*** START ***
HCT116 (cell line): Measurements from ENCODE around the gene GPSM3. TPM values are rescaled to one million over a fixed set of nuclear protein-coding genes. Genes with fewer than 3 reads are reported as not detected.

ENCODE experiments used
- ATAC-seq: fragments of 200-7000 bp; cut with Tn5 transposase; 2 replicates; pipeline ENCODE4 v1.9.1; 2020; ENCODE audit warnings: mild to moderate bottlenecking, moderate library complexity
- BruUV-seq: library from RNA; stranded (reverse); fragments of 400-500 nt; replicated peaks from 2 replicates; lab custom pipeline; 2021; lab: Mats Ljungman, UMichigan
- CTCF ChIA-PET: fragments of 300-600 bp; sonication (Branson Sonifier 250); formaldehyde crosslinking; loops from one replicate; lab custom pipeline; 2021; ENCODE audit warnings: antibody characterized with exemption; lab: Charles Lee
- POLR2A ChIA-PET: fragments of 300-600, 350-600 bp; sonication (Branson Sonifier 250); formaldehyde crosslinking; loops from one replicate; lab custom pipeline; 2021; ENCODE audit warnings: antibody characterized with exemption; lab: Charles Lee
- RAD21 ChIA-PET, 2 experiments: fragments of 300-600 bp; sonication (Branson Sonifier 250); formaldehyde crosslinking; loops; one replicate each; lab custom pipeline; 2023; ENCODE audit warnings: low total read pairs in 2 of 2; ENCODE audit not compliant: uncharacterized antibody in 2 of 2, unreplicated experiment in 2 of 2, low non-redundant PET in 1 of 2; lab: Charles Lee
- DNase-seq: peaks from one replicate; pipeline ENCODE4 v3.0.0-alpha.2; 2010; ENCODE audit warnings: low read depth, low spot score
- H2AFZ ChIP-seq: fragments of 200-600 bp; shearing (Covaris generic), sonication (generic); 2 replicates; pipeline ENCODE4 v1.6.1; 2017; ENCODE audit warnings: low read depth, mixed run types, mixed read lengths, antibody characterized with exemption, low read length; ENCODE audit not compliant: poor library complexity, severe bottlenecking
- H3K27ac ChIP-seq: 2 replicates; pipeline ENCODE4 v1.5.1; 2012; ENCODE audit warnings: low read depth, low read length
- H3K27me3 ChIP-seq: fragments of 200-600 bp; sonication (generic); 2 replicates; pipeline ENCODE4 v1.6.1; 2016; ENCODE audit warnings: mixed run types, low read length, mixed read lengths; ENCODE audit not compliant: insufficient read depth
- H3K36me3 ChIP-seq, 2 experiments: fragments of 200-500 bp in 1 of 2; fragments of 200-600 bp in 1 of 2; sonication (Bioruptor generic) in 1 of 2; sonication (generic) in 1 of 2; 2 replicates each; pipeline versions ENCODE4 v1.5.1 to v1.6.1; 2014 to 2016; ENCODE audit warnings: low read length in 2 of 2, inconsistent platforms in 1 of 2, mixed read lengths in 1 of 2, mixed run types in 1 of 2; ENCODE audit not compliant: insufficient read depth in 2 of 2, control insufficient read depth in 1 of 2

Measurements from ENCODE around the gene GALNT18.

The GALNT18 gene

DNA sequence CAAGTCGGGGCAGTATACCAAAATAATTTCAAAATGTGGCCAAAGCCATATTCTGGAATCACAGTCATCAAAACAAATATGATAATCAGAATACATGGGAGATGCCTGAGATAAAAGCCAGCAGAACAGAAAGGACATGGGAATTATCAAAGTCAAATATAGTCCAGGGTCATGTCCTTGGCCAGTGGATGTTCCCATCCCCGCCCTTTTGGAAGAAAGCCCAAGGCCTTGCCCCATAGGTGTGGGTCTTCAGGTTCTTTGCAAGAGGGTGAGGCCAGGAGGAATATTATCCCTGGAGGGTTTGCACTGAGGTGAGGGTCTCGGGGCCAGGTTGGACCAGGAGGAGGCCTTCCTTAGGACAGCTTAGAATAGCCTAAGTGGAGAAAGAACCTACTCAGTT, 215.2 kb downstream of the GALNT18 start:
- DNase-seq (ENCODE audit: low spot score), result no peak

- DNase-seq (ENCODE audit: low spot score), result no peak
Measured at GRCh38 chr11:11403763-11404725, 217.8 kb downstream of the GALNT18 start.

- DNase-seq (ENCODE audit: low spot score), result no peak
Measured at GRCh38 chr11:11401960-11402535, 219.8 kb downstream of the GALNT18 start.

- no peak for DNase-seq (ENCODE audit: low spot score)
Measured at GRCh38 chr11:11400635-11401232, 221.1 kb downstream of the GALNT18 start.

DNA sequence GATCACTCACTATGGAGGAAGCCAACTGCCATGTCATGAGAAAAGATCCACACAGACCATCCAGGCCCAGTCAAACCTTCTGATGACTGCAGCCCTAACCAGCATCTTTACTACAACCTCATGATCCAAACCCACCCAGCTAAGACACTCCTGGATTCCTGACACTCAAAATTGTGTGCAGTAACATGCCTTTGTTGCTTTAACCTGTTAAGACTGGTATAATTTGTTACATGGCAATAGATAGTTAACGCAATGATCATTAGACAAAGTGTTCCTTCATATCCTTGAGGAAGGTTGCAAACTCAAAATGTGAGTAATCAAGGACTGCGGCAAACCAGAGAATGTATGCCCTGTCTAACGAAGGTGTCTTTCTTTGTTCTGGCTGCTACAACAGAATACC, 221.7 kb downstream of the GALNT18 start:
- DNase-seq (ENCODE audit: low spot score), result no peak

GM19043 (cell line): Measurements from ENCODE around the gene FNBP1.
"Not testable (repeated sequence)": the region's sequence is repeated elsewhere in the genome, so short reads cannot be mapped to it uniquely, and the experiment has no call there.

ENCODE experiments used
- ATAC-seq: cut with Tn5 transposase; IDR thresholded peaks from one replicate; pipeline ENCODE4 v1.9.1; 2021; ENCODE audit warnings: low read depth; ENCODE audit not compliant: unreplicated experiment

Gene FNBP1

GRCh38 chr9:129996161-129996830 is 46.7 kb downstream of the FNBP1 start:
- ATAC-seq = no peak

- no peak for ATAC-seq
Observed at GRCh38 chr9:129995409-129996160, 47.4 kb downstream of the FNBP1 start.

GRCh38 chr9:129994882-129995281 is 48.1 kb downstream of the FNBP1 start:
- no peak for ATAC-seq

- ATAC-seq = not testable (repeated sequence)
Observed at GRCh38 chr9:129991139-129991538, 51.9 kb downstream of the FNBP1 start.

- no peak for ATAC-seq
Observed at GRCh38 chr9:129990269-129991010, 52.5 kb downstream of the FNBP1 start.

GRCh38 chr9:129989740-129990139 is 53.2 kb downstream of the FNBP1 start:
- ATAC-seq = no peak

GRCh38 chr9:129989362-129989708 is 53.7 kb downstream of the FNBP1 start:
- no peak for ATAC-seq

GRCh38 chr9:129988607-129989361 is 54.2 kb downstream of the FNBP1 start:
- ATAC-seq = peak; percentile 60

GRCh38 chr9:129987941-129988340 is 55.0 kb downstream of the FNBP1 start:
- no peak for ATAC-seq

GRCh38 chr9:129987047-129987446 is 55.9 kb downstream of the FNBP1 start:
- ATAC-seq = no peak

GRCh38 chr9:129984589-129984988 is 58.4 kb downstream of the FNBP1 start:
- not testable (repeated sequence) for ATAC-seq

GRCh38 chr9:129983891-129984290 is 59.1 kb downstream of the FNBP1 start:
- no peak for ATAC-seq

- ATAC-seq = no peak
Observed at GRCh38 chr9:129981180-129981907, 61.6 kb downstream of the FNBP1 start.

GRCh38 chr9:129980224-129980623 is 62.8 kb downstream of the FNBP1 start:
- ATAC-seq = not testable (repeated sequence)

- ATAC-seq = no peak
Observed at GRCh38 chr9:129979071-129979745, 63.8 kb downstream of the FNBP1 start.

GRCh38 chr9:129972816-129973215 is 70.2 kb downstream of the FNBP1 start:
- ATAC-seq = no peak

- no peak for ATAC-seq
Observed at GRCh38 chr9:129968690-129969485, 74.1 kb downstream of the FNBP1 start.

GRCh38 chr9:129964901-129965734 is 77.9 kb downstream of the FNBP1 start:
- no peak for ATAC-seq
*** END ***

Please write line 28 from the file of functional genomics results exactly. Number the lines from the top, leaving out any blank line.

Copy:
- ATAC-seq: cut with Tn5 transposase; IDR thresholded peaks from one replicate; pipeline ENCODE4 v1.9.1; 2021; ENCODE audit warnings: low read depth; ENCODE audit not compliant: unreplicated experiment